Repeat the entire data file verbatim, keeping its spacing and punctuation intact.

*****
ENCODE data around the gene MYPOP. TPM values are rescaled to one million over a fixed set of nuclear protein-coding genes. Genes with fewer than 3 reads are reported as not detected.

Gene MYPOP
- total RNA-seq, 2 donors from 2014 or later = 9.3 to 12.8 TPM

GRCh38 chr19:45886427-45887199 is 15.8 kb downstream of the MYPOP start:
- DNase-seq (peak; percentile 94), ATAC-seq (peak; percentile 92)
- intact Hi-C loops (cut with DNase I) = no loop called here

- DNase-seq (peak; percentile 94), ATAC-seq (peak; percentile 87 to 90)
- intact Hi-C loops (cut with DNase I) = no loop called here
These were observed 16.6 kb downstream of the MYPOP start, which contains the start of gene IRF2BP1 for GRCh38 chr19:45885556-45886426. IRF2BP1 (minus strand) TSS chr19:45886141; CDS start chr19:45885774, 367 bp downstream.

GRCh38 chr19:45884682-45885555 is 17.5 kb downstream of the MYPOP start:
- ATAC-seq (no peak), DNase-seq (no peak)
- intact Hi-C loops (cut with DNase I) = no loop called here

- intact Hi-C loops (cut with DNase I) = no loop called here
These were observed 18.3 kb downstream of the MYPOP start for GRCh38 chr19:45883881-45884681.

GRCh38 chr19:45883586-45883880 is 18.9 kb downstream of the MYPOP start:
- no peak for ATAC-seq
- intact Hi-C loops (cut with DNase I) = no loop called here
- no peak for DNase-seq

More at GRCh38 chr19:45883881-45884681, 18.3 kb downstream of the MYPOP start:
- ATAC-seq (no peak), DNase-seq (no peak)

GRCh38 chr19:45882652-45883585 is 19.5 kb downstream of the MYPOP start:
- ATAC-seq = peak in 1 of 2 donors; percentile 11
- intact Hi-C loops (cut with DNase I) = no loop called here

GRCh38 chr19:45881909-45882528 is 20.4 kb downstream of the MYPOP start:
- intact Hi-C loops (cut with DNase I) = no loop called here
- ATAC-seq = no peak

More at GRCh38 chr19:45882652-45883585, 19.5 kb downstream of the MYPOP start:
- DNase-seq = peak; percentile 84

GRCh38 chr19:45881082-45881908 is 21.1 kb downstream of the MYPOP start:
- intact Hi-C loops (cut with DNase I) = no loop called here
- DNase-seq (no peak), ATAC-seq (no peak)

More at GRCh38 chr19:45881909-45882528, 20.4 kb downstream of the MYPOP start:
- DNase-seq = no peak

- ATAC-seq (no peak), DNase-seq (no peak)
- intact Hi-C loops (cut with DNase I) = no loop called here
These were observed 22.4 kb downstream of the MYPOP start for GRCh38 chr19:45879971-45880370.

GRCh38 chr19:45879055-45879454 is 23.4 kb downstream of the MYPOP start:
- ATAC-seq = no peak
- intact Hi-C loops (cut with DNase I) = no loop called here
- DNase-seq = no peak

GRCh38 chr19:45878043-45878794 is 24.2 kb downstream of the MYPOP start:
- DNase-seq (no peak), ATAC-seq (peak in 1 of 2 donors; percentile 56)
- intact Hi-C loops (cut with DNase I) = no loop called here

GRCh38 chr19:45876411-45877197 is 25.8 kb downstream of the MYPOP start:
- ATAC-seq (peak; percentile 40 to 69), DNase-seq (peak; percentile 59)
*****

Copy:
ENCODE data around the gene MYPOP. TPM values are rescaled to one million over a fixed set of nuclear protein-coding genes. Genes with fewer than 3 reads are reported as not detected.

Gene MYPOP
- total RNA-seq, 2 donors from 2014 or later = 9.3 to 12.8 TPM

GRCh38 chr19:45886427-45887199 is 15.8 kb downstream of the MYPOP start:
- DNase-seq (peak; percentile 94), ATAC-seq (peak; percentile 92)
- intact Hi-C loops (cut with DNase I) = no loop called here

- DNase-seq (peak; percentile 94), ATAC-seq (peak; percentile 87 to 90)
- intact Hi-C loops (cut with DNase I) = no loop called here
These were observed 16.6 kb downstream of the MYPOP start, which contains the start of gene IRF2BP1 for GRCh38 chr19:45885556-45886426. IRF2BP1 (minus strand) TSS chr19:45886141; CDS start chr19:45885774, 367 bp downstream.

GRCh38 chr19:45884682-45885555 is 17.5 kb downstream of the MYPOP start:
- ATAC-seq (no peak), DNase-seq (no peak)
- intact Hi-C loops (cut with DNase I) = no loop called here

- intact Hi-C loops (cut with DNase I) = no loop called here
These were observed 18.3 kb downstream of the MYPOP start for GRCh38 chr19:45883881-45884681.

GRCh38 chr19:45883586-45883880 is 18.9 kb downstream of the MYPOP start:
- no peak for ATAC-seq
- intact Hi-C loops (cut with DNase I) = no loop called here
- no peak for DNase-seq

More at GRCh38 chr19:45883881-45884681, 18.3 kb downstream of the MYPOP start:
- ATAC-seq (no peak), DNase-seq (no peak)

GRCh38 chr19:45882652-45883585 is 19.5 kb downstream of the MYPOP start:
- ATAC-seq = peak in 1 of 2 donors; percentile 11
- intact Hi-C loops (cut with DNase I) = no loop called here

GRCh38 chr19:45881909-45882528 is 20.4 kb downstream of the MYPOP start:
- intact Hi-C loops (cut with DNase I) = no loop called here
- ATAC-seq = no peak

More at GRCh38 chr19:45882652-45883585, 19.5 kb downstream of the MYPOP start:
- DNase-seq = peak; percentile 84

GRCh38 chr19:45881082-45881908 is 21.1 kb downstream of the MYPOP start:
- intact Hi-C loops (cut with DNase I) = no loop called here
- DNase-seq (no peak), ATAC-seq (no peak)

More at GRCh38 chr19:45881909-45882528, 20.4 kb downstream of the MYPOP start:
- DNase-seq = no peak

- ATAC-seq (no peak), DNase-seq (no peak)
- intact Hi-C loops (cut with DNase I) = no loop called here
These were observed 22.4 kb downstream of the MYPOP start for GRCh38 chr19:45879971-45880370.

GRCh38 chr19:45879055-45879454 is 23.4 kb downstream of the MYPOP start:
- ATAC-seq = no peak
- intact Hi-C loops (cut with DNase I) = no loop called here
- DNase-seq = no peak

GRCh38 chr19:45878043-45878794 is 24.2 kb downstream of the MYPOP start:
- DNase-seq (no peak), ATAC-seq (peak in 1 of 2 donors; percentile 56)
- intact Hi-C loops (cut with DNase I) = no loop called here

GRCh38 chr19:45876411-45877197 is 25.8 kb downstream of the MYPOP start:
- ATAC-seq (peak; percentile 40 to 69), DNase-seq (peak; percentile 59)